columbiaclosings.com
What's not in Columbia anymore..
Lynn McGuire
2021-02-22 23:58:37 UTC
Permalink
Post by Ted Nolan <tednolan>
Post by Lynn McGuire
Post by Ted Nolan <tednolan>
Post by Lynn McGuire
Post by Ted Nolan <tednolan>
Post by Lynn McGuire
"Island in the Sea of Time" by S. M. Stirling
https://www.amazon.com/Island-Sea-Time-S-Stirling/dp/0451456750/
Book number one in a three book apocalyptic alternate history time
travel series. This trilogy is the prequel to the fifteen book
Emberverse ("Dies The Fire") series. I read the well printed and well
bound MMPB published by ROC (Penguin) in 1998 that I bought in 2010. I
have ordered the second book in the series from Big River.
In the sudden blink of an eye, the island of Nantucket and its 6,000+
inhabitants plus a Coast Guard training sailing ship with a crew of 300
are transported back to 1,250 BC. Over 3,000 years in the past in the
same place. But every one outside of Nantucket is still the same in the
past.
So almost 7,000 people from 3,000 years in the future are now living in
the distant past. They no longer have the 7+ billion person support
system known as planet Earth. But, they have significant technology in
the form of ships, energy, improved metals (iron instead of bronze), and
of course, weapons. But, what they do not have are significant food and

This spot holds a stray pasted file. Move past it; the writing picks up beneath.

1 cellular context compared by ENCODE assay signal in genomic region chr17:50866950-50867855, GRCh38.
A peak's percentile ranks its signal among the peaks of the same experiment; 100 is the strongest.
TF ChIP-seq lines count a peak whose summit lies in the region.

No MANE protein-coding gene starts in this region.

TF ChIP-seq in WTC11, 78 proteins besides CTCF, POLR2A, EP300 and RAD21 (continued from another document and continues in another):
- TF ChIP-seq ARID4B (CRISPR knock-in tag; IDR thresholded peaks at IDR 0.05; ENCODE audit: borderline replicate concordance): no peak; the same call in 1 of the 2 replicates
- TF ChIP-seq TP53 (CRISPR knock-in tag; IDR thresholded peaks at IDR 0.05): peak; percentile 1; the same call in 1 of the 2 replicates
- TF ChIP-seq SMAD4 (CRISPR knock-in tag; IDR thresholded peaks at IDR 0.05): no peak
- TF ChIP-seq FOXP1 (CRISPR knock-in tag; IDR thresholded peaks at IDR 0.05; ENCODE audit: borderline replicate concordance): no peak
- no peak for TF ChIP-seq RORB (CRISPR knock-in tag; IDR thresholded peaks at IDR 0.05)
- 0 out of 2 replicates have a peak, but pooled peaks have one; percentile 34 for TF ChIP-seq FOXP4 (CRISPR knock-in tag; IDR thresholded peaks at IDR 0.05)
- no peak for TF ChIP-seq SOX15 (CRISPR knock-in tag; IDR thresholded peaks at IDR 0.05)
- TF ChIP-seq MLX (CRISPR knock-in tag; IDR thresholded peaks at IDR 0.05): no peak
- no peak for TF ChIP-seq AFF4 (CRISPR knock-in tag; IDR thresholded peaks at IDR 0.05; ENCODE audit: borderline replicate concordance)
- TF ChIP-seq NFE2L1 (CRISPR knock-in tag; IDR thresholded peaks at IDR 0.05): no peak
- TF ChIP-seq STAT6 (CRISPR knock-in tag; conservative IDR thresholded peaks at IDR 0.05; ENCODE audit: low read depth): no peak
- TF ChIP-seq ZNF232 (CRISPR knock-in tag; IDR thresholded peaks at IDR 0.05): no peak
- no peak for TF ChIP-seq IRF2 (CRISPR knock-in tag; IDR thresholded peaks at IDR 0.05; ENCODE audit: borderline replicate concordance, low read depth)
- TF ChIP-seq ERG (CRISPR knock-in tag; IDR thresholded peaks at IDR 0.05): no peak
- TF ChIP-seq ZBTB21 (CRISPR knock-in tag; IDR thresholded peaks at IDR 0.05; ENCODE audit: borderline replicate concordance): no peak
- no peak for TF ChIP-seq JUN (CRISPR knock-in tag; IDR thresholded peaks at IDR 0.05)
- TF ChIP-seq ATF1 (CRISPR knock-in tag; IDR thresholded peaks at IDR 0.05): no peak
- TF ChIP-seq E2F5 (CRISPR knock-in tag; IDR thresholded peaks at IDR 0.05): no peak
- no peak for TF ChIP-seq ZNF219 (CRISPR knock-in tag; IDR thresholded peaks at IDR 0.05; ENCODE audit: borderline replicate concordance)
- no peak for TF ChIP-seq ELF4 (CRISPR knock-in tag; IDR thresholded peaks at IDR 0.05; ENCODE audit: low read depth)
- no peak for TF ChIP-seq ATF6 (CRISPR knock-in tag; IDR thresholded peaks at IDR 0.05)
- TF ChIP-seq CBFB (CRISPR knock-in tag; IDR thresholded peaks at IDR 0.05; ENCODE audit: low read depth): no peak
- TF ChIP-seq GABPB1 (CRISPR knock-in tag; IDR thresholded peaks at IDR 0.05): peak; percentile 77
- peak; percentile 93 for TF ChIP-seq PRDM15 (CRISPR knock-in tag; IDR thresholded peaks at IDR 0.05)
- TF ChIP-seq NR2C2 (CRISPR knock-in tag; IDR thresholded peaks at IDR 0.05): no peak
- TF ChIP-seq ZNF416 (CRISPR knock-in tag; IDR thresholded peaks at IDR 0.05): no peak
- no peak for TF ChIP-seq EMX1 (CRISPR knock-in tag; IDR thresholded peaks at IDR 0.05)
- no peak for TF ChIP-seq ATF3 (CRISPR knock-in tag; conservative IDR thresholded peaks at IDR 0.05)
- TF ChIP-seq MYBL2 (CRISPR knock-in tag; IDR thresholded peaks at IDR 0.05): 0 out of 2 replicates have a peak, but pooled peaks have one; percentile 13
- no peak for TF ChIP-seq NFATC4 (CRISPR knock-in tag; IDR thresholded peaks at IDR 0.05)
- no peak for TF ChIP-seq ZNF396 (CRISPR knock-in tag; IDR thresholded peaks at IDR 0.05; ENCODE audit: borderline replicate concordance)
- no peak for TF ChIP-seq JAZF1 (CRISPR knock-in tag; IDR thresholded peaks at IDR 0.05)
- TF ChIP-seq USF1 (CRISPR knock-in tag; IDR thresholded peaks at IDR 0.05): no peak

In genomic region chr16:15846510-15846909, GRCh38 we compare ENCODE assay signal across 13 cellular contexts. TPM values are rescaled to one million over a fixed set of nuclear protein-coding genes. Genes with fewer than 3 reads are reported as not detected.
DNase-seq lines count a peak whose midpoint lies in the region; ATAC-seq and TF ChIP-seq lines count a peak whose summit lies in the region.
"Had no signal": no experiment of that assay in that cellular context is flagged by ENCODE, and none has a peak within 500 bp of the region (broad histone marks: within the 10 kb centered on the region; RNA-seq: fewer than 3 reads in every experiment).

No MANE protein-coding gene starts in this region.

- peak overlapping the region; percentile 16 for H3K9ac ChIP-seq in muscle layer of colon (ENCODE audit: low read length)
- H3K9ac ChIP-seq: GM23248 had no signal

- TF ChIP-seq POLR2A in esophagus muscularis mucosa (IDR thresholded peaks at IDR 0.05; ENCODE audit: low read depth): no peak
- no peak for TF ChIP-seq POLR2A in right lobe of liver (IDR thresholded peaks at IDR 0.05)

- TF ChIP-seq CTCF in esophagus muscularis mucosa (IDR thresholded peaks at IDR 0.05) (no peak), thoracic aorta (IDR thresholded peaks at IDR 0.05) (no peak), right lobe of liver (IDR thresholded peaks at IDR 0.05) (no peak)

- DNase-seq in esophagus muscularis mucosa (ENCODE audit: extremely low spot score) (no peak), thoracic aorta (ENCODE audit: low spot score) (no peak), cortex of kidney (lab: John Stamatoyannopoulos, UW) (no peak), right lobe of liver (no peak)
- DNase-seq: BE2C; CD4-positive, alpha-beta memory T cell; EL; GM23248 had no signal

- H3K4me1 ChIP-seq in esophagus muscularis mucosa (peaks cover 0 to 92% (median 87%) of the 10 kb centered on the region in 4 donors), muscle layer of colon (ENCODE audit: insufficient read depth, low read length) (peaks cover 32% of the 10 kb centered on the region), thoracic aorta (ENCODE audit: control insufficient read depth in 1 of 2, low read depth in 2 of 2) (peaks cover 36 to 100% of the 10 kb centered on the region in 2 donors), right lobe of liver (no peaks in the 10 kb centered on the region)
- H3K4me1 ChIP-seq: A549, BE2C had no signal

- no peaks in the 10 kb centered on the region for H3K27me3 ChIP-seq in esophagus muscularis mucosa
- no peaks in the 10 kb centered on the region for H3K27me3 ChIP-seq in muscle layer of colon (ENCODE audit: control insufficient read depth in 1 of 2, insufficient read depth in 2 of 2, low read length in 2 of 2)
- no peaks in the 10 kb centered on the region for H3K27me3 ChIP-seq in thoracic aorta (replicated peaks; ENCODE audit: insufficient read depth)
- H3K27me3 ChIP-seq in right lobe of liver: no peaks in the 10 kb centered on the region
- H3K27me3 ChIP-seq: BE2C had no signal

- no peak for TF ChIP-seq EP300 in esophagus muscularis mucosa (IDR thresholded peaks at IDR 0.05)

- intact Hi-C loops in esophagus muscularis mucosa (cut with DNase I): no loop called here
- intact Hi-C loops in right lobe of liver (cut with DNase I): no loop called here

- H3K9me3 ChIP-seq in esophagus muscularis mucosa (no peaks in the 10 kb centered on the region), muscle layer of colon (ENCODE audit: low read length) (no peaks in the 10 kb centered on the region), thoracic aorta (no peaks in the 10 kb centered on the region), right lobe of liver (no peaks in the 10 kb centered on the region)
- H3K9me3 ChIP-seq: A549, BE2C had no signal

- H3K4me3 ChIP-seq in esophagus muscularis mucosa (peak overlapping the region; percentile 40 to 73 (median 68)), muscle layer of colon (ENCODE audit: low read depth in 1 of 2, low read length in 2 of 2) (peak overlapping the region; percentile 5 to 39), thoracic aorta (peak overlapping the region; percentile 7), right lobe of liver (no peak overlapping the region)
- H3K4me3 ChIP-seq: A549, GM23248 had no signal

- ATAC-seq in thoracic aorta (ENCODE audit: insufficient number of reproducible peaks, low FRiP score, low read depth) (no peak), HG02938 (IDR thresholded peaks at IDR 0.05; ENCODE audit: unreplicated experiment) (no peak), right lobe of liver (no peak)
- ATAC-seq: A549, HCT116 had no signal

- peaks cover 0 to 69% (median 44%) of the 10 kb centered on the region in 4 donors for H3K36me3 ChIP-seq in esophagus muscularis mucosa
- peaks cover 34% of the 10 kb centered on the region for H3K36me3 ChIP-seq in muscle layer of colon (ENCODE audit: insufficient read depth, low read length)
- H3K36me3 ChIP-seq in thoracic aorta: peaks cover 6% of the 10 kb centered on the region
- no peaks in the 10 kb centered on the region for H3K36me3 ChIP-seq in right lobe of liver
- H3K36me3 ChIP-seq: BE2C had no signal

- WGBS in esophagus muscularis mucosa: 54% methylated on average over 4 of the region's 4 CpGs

fuel reserves.
My rating: 4 out of 5 stars
Amazon rating: 4.4 out of 5 stars (363 reviews)
Lynn
This was an all night book for me, and my favorite Stirling solo.
"Dies the Fire" was slightly better for me.
Lynn
I never started that series because the _Lest Darkness Fall_ concept
appeals to me a good bit more than the reverse -- Though I do like
Kate Daniels.
Kate Daniels ???
Lynn
Badass heroine adventure and romance in Atlanta after technology
has (most of the time) failed. People cope, they approach problems
rationaly, the country survives since after all it was designed as
a loose federation with slow communication.
==
Magic Strikes (Kate Daniels) by Ilona Andrews
This is currently my favorite Urban Fantasy series, having displaced
Kim Harrsion's Hollows books after the lackluster last outing in
that series. To some extent Andrews has followed Jim Butcher's
Harry Dresden formula -- introduce the character, have a few
introductory adventures to build the supporting cast and get a feel
for the lead's capabilities and issues and then start to open up
the series "meta plot" as the character faces wider issues.
Kate is a very appealing, snarky character who lives in an intriguing
world where magic rises and falls in tides which have greatly
disrupted (but not destroyed -- people cope) our civilization.
Were-hyenas and vampires may roam Atlanta, but people still eat
grits and cornbread. For reasons that are finally becoming more